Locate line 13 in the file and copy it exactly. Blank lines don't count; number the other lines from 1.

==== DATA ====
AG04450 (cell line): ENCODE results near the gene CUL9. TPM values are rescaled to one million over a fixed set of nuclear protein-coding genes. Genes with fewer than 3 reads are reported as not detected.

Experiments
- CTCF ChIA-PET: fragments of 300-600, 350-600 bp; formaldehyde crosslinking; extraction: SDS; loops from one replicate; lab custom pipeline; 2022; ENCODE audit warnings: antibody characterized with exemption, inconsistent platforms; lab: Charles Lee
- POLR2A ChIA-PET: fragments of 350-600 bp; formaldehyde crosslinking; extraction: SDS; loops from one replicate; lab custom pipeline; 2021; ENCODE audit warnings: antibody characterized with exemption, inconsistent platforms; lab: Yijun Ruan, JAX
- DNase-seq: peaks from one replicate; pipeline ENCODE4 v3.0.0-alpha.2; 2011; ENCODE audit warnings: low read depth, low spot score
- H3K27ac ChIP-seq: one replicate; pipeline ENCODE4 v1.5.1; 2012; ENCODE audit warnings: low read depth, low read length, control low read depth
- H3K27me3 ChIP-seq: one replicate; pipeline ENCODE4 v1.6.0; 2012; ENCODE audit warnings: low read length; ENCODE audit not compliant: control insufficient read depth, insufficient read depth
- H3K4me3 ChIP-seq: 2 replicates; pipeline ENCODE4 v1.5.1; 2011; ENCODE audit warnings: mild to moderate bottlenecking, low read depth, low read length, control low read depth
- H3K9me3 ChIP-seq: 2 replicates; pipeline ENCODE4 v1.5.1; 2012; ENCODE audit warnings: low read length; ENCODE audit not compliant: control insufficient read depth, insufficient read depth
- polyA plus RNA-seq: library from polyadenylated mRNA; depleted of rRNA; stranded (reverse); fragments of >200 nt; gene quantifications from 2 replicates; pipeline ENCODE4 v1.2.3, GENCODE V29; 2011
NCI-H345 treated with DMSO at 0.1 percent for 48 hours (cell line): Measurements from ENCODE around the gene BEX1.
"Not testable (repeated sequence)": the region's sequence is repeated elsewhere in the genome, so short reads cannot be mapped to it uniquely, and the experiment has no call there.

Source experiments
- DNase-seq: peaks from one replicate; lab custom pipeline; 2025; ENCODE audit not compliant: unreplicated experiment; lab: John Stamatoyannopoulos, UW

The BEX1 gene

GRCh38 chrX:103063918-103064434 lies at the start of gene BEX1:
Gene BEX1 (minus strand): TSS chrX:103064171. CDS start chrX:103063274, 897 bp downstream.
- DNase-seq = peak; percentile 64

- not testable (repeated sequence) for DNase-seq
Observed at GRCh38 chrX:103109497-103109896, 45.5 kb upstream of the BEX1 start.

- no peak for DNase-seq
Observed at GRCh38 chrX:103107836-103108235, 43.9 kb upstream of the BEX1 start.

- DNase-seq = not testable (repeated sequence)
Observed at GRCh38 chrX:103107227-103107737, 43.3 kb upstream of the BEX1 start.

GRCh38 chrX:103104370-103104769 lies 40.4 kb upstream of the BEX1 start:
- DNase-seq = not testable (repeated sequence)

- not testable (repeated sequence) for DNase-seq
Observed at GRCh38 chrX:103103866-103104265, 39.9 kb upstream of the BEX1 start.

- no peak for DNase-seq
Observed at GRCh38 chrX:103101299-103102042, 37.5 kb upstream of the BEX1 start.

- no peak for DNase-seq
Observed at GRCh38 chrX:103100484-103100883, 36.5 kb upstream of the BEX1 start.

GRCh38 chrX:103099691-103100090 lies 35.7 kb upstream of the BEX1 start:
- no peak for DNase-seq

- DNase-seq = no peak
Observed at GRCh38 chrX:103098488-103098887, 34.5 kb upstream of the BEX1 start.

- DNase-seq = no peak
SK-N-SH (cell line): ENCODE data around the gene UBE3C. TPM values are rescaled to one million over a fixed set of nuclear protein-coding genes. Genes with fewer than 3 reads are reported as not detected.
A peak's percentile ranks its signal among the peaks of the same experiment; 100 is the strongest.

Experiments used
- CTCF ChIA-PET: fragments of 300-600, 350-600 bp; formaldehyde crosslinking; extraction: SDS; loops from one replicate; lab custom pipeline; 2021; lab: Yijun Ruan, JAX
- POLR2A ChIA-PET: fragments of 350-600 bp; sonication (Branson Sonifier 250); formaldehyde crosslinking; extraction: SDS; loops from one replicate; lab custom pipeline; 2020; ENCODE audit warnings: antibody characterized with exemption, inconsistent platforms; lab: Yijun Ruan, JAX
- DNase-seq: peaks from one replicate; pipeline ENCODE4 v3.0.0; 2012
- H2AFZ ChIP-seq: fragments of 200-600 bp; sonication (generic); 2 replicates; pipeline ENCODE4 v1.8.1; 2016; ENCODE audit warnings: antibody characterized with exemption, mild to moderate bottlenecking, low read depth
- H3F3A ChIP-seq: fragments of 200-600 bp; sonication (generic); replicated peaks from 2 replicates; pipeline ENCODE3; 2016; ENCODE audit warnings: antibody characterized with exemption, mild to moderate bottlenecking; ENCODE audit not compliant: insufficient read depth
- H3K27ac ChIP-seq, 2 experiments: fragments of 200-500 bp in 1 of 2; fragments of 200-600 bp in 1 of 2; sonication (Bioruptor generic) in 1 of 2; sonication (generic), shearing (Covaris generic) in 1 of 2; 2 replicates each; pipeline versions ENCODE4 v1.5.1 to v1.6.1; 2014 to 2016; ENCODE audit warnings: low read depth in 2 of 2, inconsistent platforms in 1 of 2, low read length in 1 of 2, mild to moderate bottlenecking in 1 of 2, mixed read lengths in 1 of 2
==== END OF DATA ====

Source experiments